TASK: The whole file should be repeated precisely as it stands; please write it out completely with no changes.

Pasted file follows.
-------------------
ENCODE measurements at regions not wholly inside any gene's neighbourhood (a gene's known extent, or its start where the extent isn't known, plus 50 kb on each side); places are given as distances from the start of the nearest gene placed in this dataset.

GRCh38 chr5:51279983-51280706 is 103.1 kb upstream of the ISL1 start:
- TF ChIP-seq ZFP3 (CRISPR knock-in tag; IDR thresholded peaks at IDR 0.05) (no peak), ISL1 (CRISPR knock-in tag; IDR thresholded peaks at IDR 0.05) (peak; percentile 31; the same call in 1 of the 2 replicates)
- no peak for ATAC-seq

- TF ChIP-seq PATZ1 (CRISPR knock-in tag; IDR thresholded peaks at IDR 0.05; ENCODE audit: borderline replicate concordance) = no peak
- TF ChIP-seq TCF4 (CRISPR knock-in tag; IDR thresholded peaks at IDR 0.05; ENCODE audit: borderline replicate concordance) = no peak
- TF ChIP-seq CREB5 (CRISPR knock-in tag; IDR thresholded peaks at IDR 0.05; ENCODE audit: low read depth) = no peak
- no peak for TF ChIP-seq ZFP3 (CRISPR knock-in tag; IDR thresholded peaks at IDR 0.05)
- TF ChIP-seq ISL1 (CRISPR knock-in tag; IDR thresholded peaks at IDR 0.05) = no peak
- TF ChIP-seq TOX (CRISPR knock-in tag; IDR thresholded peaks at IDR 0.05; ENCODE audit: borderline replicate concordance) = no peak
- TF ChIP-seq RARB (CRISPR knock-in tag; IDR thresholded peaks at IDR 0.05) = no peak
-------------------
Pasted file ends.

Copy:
ENCODE measurements at regions not wholly inside any gene's neighbourhood (a gene's known extent, or its start where the extent isn't known, plus 50 kb on each side); places are given as distances from the start of the nearest gene placed in this dataset.

GRCh38 chr5:51279983-51280706 is 103.1 kb upstream of the ISL1 start:
- TF ChIP-seq ZFP3 (CRISPR knock-in tag; IDR thresholded peaks at IDR 0.05) (no peak), ISL1 (CRISPR knock-in tag; IDR thresholded peaks at IDR 0.05) (peak; percentile 31; the same call in 1 of the 2 replicates)
- no peak for ATAC-seq

- TF ChIP-seq PATZ1 (CRISPR knock-in tag; IDR thresholded peaks at IDR 0.05; ENCODE audit: borderline replicate concordance) = no peak
- TF ChIP-seq TCF4 (CRISPR knock-in tag; IDR thresholded peaks at IDR 0.05; ENCODE audit: borderline replicate concordance) = no peak
- TF ChIP-seq CREB5 (CRISPR knock-in tag; IDR thresholded peaks at IDR 0.05; ENCODE audit: low read depth) = no peak
- no peak for TF ChIP-seq ZFP3 (CRISPR knock-in tag; IDR thresholded peaks at IDR 0.05)
- TF ChIP-seq ISL1 (CRISPR knock-in tag; IDR thresholded peaks at IDR 0.05) = no peak
- TF ChIP-seq TOX (CRISPR knock-in tag; IDR thresholded peaks at IDR 0.05; ENCODE audit: borderline replicate concordance) = no peak
- TF ChIP-seq RARB (CRISPR knock-in tag; IDR thresholded peaks at IDR 0.05) = no peak